It is sad but true that the days of curling up in front of a wood fire on a chilly night may be coming to an end. More and more states are banning wood fires on specific days, citing public health concern. In the Los Angeles Basin alone, fireplaces are used in about 1.4 million of the 5 million households, producing on average 6 tons a day of particulate soot in the air basin. About 106 tons of fine particulate soot is emitted every day in the greater Los Angeles area. You can only imagine what the numbers are for the entire planet!
Numerous studies have linked fine particulate matter, which sinks deep into the lungs, to increased lung and respiratory problems. An estimated 5,000 premature deaths in the Los Angeles basin alone are linked to fine particulate exposure.
As a result wood burning fireplaces will be banned for all new homes and remodels in the L.A. basin. Many states in the U.S. already have regulations banning or limiting the use of wood fires.
In this sixth article of my series on the Green Home, I continue my conversation with Diana Zamudio, Owner and Founder of eco-6 design as we discuss eco-friendly fireplaces. Diana is a specialist in Green Design as well as Feng Shui and is the teacher for the Green Design Program at my West Coast Feng Shui Academy.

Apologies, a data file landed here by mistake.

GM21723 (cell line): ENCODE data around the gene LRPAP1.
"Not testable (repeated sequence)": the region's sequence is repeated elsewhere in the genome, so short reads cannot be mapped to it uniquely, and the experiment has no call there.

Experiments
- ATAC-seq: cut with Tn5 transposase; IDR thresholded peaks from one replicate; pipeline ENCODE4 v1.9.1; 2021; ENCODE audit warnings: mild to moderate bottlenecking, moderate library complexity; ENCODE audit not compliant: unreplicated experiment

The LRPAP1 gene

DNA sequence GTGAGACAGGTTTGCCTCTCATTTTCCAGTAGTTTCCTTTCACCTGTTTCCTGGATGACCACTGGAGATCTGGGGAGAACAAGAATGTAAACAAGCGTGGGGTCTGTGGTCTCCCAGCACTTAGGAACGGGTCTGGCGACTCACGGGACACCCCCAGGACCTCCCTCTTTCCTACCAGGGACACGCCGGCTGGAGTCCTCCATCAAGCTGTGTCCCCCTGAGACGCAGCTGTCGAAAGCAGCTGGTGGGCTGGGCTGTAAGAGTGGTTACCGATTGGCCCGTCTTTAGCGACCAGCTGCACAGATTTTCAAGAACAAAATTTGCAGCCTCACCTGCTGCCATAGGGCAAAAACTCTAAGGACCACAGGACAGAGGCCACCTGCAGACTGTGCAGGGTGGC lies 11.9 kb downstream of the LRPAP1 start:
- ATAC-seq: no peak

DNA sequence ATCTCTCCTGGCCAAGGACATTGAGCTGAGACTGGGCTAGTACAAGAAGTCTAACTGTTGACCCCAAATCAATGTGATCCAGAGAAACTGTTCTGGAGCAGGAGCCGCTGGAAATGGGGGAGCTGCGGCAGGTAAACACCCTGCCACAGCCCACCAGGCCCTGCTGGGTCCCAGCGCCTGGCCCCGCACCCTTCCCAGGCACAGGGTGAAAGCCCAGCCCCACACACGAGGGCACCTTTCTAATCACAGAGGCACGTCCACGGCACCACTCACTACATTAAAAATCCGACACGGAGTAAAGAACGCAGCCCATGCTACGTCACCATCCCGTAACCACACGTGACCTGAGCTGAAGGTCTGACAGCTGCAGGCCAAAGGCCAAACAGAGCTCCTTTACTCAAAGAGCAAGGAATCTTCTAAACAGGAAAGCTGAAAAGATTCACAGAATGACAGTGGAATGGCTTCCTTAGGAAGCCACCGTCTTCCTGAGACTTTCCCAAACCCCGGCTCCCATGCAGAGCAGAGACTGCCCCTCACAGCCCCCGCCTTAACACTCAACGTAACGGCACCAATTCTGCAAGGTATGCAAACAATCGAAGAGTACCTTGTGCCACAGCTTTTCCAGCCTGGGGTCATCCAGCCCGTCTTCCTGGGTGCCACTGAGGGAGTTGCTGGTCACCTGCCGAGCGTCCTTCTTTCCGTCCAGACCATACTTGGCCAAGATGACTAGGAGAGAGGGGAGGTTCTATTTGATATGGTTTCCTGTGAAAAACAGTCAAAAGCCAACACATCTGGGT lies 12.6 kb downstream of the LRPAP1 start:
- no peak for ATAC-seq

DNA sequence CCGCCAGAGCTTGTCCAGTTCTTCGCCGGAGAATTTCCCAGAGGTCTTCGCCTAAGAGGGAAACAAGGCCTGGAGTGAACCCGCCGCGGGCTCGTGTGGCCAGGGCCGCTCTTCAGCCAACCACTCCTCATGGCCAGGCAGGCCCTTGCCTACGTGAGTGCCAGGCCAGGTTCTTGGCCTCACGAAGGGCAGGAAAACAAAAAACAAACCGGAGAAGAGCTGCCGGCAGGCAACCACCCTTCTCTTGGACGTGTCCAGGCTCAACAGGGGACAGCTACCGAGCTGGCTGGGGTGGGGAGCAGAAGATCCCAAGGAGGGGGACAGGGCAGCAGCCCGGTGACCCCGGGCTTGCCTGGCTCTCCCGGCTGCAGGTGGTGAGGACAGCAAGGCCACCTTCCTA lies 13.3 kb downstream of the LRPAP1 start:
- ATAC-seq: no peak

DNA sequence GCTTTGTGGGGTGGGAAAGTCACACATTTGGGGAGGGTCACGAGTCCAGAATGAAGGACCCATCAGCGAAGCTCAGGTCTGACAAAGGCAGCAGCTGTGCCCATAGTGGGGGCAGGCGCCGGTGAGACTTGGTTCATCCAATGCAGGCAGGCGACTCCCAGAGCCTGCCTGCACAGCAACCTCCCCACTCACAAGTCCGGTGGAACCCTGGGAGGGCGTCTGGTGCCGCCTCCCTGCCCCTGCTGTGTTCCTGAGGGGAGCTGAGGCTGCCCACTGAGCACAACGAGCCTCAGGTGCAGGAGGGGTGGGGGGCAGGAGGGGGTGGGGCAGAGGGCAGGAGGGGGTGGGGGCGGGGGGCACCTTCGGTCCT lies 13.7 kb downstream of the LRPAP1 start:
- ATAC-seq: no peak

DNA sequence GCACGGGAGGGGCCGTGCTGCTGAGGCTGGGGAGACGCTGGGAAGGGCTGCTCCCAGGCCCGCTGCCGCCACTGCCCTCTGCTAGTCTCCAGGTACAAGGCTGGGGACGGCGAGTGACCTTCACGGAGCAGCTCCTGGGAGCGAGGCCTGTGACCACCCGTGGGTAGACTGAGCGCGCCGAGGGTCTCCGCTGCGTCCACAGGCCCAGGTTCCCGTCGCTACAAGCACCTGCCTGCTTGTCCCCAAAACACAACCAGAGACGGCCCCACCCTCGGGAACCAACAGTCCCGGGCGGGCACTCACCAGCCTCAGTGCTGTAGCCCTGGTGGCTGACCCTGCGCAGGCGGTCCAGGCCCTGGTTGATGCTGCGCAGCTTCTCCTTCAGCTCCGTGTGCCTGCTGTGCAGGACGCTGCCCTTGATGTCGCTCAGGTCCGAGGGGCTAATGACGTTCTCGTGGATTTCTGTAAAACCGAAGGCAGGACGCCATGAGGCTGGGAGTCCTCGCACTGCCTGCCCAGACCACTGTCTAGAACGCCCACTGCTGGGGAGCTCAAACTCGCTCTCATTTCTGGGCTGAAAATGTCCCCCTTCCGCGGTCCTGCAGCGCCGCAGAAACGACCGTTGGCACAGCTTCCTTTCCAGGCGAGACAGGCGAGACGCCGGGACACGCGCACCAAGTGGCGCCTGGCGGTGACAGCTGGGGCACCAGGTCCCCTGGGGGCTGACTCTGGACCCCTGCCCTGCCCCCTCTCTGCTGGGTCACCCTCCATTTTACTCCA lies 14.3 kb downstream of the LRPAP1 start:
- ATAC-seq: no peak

Q. I asked Diana what kinds of fireplaces she feel are the most eco-friendly?
A. After much research I found a wonderful company called Eco Smart. They have the most eco-friendly fireplaces and fire burners on the market today. Their fireplaces are run on Bio-Ethanol.
Q. What exactly is Bio-Ethanol?
A. Bio-Ethanol, or simply ethanol, is absolute alcohol. It is also called Methylated Spirits. It is a renewable energy source made by fermenting the sugar and starch components of plant by-products – mainly sugarcane and crops like grain, using yeast. It is also made from corn, potatoes, milk, rice, beetroot and recently grapes, banana and dates depending on the countries agricultural strength. Bio-Ethanol used to be controversial because it was made primarily from corn, but it has changed significantly and is now made from a variety of plant products.